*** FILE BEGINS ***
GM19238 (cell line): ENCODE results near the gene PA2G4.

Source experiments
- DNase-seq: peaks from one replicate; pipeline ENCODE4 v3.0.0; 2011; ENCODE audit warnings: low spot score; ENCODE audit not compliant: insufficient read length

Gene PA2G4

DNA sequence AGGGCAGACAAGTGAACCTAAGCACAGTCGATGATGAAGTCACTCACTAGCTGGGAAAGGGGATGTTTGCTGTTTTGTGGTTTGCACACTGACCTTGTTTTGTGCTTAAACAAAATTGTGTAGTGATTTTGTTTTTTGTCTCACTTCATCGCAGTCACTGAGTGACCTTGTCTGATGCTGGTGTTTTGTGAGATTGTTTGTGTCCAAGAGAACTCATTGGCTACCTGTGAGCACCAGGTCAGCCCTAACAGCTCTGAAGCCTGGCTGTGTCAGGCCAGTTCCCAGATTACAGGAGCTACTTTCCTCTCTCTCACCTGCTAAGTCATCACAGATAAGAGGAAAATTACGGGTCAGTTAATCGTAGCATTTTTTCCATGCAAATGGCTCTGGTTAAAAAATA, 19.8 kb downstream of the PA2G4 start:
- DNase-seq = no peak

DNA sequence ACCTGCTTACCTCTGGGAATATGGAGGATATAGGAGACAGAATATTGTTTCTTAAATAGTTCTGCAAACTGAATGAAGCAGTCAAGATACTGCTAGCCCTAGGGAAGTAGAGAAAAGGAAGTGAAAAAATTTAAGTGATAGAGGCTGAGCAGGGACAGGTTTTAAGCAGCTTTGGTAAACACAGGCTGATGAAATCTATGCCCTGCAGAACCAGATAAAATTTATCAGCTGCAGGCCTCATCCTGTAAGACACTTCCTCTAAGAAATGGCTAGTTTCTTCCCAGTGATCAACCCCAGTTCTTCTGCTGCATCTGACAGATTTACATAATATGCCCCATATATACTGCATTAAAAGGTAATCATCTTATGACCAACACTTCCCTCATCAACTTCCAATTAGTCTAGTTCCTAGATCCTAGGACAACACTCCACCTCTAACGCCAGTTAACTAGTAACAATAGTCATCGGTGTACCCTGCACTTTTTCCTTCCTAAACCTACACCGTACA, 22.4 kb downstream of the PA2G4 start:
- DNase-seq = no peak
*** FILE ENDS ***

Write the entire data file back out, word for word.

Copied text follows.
GM19238 (cell line): ENCODE results near the gene PA2G4.

Source experiments
- DNase-seq: peaks from one replicate; pipeline ENCODE4 v3.0.0; 2011; ENCODE audit warnings: low spot score; ENCODE audit not compliant: insufficient read length

Gene PA2G4

DNA sequence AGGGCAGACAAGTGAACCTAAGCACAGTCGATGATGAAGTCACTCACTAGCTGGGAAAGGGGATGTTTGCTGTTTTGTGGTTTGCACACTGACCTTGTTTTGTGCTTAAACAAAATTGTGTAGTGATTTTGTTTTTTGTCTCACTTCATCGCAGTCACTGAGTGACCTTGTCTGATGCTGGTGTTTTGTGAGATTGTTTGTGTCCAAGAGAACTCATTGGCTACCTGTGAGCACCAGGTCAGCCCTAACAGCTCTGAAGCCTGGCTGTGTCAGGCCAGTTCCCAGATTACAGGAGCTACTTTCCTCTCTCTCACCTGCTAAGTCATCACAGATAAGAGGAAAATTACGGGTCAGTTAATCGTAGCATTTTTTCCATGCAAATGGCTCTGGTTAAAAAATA, 19.8 kb downstream of the PA2G4 start:
- DNase-seq = no peak

DNA sequence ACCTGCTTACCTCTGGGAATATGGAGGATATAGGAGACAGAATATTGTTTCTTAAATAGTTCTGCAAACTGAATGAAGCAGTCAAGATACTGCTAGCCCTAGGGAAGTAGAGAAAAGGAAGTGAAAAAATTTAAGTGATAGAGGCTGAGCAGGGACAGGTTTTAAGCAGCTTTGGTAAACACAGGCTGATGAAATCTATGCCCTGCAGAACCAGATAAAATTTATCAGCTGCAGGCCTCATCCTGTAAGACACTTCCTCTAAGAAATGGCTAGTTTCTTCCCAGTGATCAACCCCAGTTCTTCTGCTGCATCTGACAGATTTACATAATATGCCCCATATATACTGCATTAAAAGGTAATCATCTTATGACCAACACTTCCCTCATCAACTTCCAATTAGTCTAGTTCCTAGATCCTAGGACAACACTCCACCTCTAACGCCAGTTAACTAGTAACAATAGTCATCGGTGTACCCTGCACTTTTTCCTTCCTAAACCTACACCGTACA, 22.4 kb downstream of the PA2G4 start:
- DNase-seq = no peak